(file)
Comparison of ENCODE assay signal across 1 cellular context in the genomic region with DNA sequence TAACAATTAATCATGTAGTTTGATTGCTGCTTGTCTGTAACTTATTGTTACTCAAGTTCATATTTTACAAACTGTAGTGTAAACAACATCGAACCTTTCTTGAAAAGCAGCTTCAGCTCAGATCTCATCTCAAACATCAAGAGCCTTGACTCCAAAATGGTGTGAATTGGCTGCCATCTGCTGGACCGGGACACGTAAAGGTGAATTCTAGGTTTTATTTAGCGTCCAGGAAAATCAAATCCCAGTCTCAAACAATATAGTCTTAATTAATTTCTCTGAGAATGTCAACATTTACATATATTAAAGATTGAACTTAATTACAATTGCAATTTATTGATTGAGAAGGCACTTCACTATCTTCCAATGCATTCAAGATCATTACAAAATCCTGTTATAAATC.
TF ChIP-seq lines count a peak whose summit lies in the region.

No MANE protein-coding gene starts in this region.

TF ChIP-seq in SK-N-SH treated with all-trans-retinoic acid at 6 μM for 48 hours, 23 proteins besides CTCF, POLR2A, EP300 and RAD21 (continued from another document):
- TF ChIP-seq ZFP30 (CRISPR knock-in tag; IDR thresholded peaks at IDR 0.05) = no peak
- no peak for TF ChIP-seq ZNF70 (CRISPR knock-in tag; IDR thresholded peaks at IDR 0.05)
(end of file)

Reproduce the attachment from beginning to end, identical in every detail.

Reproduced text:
Comparison of ENCODE assay signal across 1 cellular context in the genomic region with DNA sequence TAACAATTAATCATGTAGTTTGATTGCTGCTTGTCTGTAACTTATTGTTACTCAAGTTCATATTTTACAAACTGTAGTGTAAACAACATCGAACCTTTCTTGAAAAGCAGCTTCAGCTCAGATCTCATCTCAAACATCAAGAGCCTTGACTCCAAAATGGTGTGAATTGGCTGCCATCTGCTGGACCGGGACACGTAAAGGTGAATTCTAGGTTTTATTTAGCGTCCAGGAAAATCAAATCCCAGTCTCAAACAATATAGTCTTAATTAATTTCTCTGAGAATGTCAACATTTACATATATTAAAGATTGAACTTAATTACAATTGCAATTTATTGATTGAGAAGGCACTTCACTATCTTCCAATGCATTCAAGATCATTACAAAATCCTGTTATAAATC.
TF ChIP-seq lines count a peak whose summit lies in the region.

No MANE protein-coding gene starts in this region.

TF ChIP-seq in SK-N-SH treated with all-trans-retinoic acid at 6 μM for 48 hours, 23 proteins besides CTCF, POLR2A, EP300 and RAD21 (continued from another document):
- TF ChIP-seq ZFP30 (CRISPR knock-in tag; IDR thresholded peaks at IDR 0.05) = no peak
- no peak for TF ChIP-seq ZNF70 (CRISPR knock-in tag; IDR thresholded peaks at IDR 0.05)